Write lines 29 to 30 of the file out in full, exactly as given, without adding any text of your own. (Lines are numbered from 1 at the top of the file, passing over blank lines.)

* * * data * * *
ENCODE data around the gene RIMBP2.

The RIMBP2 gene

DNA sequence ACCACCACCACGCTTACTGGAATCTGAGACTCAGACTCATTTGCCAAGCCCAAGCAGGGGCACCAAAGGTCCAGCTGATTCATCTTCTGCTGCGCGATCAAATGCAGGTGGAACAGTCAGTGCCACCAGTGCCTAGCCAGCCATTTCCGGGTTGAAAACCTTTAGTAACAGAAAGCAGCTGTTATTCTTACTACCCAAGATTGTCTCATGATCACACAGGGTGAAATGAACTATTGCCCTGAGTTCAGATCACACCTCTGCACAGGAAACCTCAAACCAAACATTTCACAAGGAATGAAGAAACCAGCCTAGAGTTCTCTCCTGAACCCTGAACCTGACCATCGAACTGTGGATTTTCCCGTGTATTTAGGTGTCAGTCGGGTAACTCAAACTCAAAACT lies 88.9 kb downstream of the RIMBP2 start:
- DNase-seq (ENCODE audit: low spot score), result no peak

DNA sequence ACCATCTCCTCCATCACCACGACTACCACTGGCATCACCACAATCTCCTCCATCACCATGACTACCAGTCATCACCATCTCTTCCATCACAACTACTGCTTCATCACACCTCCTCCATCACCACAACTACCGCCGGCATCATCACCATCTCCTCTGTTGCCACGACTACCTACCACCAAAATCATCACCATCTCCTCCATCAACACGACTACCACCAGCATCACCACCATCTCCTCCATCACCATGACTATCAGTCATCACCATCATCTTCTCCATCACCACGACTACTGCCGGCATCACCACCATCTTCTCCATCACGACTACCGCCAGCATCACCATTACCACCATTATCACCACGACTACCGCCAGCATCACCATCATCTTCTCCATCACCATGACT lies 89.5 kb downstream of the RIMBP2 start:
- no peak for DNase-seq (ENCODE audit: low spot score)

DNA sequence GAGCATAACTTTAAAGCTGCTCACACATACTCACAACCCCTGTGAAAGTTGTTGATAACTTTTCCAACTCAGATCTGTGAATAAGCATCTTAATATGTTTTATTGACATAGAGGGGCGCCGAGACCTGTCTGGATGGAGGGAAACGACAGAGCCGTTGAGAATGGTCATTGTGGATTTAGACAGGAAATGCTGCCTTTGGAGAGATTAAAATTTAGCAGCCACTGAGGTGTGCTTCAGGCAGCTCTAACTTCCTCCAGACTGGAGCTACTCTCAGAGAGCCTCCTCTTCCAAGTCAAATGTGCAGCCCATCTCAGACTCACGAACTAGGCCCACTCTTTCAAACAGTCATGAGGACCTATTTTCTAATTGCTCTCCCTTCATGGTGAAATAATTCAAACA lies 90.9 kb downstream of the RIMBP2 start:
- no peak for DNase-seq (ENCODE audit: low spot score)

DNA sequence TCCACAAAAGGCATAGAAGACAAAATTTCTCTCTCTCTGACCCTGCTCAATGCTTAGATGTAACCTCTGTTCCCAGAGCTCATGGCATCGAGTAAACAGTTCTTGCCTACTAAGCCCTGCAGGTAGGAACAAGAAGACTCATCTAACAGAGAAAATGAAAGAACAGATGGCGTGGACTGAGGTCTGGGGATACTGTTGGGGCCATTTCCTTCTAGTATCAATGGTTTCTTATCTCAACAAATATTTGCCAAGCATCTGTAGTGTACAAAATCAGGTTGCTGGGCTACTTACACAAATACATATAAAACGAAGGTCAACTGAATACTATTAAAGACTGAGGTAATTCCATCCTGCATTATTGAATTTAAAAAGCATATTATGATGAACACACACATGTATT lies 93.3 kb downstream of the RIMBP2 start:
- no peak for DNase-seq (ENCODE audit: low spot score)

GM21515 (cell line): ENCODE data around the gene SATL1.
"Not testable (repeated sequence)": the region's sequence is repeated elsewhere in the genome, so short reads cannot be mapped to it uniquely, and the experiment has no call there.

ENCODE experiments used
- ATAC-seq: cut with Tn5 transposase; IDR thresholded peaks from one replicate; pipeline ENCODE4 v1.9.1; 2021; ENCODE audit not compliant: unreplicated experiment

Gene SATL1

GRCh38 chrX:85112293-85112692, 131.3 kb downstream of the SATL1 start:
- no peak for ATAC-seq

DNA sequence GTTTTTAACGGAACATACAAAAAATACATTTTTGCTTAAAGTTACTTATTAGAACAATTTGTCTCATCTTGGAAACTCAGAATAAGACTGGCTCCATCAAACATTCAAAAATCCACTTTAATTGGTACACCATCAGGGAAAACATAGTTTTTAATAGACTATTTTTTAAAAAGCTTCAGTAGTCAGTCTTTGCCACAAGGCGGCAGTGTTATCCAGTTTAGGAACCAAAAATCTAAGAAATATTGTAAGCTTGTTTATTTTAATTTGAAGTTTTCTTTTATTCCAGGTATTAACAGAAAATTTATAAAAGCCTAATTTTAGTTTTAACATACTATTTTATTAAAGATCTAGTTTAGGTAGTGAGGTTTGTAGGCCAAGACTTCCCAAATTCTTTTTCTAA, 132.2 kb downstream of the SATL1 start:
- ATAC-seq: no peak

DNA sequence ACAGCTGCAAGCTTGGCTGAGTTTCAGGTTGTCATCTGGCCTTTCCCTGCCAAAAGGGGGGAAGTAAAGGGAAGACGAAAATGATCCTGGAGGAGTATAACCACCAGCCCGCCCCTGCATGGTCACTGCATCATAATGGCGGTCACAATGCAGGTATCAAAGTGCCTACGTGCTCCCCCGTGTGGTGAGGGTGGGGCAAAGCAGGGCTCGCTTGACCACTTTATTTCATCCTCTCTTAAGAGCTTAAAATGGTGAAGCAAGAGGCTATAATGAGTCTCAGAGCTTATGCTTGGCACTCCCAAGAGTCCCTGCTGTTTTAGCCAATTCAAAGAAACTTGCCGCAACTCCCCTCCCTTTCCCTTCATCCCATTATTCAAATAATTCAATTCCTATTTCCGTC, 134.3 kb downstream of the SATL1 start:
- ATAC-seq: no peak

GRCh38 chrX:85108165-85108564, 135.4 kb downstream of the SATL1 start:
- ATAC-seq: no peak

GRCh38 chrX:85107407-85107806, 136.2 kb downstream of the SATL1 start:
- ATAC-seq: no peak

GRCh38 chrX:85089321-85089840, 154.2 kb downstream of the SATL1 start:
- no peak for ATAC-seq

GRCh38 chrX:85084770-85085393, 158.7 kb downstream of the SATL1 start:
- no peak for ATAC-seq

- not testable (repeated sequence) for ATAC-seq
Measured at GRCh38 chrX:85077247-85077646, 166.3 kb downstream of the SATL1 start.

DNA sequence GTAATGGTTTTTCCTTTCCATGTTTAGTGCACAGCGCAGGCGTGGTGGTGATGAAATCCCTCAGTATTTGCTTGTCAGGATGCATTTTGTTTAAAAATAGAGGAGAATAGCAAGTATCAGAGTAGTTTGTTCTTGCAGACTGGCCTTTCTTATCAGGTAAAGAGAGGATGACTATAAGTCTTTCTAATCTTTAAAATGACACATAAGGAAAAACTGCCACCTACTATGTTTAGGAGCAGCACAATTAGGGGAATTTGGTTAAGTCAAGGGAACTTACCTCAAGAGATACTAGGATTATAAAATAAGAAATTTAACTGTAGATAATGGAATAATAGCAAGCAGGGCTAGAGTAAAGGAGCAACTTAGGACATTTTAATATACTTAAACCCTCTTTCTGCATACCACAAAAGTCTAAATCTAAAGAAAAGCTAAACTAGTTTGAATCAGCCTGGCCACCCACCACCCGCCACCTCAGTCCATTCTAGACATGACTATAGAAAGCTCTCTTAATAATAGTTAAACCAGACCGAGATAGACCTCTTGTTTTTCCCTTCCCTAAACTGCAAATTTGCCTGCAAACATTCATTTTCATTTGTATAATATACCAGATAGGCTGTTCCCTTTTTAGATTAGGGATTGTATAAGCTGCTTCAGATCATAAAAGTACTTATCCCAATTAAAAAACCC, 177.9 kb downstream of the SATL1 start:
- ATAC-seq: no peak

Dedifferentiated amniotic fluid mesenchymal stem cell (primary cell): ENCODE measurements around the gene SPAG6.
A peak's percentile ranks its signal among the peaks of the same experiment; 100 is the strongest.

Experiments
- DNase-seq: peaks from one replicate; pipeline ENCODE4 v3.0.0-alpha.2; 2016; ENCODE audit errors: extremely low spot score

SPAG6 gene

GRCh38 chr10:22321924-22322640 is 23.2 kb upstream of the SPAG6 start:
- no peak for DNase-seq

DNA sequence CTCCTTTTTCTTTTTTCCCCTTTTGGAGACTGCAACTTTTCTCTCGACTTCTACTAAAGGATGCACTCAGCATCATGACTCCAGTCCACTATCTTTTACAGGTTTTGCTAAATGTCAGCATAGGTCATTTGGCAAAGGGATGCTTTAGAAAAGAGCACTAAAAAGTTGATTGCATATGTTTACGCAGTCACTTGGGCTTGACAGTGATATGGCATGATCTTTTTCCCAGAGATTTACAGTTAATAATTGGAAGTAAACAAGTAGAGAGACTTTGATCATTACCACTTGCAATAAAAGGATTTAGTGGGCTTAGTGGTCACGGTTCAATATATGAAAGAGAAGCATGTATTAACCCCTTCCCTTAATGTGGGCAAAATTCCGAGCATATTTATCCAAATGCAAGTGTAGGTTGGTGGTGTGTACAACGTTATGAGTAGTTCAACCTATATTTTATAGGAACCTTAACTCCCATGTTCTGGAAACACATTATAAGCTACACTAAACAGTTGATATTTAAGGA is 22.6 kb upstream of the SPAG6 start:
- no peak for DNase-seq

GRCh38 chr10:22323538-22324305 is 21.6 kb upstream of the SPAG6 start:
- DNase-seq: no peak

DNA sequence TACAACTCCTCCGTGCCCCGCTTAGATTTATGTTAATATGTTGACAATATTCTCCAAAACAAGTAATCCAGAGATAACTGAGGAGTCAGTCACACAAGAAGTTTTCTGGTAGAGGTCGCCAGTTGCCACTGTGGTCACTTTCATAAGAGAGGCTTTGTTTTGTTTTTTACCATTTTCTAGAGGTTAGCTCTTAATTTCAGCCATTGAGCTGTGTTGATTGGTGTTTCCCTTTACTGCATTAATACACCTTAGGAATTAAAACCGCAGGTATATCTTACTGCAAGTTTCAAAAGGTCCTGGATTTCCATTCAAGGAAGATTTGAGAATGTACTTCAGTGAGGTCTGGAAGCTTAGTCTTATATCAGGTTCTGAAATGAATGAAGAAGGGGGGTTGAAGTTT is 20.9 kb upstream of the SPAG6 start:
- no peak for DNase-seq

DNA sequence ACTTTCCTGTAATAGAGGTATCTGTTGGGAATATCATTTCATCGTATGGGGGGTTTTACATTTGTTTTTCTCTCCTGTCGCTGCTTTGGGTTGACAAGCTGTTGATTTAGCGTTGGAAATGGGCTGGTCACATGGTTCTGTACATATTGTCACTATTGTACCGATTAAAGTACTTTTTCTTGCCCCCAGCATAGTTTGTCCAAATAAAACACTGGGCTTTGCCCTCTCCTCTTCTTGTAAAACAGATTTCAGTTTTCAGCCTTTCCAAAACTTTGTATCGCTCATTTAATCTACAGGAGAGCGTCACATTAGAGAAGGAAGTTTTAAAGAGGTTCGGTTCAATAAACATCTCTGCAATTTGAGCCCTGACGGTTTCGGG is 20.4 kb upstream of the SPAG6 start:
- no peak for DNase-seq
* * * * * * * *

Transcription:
- no peak for ATAC-seq

- not testable (repeated sequence) for ATAC-seq